Where China Meets Southeast Asia: Social & Cultural Change in the Border Regions

Where China Meets Southeast Asia: Social & Cultural Change in the Border Regions

Where China Meets Southeast Asia: Social & Cultural Change in the Border Regions

Where China Meets Southeast Asia: Social & Cultural Change in the Border Regions

Excerpt

The Editors

The chapters for this book were all written in headier days — not too long ago — when the “Asian Economic Miracle” was still riding high. When words like “free-wheeling” and “dynamic” were bandied about freely, conveying a sense of limitless investment opportunities and a new age of growth which would soon overflow into general affluence, and further down the line, human rights and democratic freedoms.

But even then people knew that there was an underside to the Asian dream: official corruption, environmental havoc, the exploitation of marginal or vulnerable social groups (migrant workers, rural women, children, ethnic minorities), the appropriation of land, the spread of drug abuse, prostitution. This was a vision of capitalist greed backed by state controls, a nightmare world in which the worst of capitalism meets the worst of Stalinism, where workers locked in at work die in factory fires, border guards are drug smugglers and forestry officials are loggers and poachers.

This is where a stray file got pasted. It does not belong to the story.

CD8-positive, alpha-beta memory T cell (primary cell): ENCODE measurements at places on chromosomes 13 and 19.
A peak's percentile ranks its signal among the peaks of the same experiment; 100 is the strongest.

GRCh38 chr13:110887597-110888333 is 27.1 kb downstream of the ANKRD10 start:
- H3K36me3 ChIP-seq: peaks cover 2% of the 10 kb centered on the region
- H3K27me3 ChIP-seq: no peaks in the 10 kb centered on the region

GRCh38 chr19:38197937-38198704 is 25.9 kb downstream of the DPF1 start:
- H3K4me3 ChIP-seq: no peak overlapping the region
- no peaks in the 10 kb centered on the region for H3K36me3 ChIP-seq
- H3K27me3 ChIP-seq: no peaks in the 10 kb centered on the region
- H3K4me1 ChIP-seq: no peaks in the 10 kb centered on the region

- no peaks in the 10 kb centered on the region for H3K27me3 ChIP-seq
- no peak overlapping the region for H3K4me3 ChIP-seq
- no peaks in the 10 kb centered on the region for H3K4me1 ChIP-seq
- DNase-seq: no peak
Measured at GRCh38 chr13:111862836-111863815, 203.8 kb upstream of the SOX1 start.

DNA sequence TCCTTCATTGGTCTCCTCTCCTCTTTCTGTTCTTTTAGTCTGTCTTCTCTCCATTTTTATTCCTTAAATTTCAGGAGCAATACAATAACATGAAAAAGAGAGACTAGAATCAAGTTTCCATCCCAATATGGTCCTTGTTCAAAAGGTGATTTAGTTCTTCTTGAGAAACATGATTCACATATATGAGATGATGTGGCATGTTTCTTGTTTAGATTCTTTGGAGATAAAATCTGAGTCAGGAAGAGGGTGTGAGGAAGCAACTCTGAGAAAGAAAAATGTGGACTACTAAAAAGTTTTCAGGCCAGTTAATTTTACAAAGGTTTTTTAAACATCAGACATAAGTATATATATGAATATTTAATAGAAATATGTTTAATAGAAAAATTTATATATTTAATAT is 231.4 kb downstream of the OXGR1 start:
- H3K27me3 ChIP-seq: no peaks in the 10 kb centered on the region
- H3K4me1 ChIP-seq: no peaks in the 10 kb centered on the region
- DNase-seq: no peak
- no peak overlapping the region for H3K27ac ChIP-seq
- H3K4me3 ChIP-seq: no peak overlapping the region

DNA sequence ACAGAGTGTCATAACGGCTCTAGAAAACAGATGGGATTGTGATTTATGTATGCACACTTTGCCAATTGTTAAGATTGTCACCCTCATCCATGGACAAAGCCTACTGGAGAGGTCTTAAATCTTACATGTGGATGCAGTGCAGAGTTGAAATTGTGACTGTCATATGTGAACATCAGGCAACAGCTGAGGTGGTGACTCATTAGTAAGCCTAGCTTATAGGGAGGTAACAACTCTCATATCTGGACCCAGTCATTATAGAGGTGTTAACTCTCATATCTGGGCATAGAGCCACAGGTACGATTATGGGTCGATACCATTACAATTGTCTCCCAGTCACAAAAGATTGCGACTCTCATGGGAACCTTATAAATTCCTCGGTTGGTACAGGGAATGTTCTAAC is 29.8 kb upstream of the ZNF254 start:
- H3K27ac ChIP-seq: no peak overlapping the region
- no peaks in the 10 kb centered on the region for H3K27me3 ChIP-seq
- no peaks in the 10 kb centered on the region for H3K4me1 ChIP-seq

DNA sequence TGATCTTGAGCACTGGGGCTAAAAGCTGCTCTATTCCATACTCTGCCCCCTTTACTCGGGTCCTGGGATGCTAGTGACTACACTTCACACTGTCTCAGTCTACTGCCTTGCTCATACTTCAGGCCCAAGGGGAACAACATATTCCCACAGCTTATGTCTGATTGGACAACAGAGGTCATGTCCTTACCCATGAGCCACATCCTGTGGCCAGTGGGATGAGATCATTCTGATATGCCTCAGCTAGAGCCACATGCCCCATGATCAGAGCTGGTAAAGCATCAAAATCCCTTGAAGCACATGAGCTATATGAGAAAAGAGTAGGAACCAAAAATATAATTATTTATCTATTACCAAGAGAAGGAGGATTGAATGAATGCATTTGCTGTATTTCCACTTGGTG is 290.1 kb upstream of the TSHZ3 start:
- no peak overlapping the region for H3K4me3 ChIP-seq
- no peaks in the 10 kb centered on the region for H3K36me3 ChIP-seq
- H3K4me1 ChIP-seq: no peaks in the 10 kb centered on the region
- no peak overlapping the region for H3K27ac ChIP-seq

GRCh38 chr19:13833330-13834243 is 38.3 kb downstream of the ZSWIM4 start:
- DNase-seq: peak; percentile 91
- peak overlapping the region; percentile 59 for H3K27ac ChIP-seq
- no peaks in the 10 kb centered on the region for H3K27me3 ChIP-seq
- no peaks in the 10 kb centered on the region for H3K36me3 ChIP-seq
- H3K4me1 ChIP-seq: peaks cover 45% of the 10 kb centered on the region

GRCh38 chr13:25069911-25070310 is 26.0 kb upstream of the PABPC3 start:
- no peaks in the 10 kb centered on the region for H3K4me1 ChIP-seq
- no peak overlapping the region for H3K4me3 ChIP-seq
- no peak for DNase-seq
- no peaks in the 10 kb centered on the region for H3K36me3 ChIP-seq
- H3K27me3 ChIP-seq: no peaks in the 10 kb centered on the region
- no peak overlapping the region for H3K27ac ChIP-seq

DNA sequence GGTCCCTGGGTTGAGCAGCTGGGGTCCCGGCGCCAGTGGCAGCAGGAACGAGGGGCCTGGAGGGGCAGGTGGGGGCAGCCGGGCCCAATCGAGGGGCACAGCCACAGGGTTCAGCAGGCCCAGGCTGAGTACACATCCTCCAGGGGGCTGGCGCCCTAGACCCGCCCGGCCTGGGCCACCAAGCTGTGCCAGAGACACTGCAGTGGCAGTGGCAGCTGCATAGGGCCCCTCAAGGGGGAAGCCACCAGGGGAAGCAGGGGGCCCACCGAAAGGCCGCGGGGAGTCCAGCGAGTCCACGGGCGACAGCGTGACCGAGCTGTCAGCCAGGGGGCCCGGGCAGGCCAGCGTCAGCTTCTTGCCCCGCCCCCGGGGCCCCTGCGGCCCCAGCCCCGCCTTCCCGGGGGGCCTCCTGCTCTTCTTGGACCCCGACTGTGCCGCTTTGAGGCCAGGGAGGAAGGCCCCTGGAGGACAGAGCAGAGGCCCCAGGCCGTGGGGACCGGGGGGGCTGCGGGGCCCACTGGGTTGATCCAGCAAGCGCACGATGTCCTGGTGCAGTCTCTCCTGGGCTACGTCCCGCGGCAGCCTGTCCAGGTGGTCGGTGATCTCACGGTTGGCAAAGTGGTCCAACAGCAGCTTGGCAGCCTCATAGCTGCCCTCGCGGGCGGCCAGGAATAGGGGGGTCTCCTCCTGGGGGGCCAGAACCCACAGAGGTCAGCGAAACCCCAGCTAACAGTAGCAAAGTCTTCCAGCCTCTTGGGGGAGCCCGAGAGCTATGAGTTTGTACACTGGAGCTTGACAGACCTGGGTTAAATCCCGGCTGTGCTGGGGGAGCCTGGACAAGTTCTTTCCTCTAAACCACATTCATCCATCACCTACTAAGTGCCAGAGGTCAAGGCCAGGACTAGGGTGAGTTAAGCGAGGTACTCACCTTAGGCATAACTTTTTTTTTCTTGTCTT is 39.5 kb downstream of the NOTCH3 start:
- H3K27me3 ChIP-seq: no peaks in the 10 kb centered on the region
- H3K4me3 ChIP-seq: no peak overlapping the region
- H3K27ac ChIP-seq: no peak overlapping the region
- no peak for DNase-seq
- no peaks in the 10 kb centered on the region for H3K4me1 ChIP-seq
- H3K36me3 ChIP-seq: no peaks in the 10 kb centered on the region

The Asian economic crisis that began with the collapse of the Thai baht in mid-1997, along with the pall of haze which hung across Southeast Asia as a result of the enormously destructive forest fires in Indonesia, swung attention to the downside of the seemingly fast-fading miracle. International commentators now focus on the effects of corruption and cronyism in government across the region, and there is an embarrassed silence about the earlier upbeat assessments.

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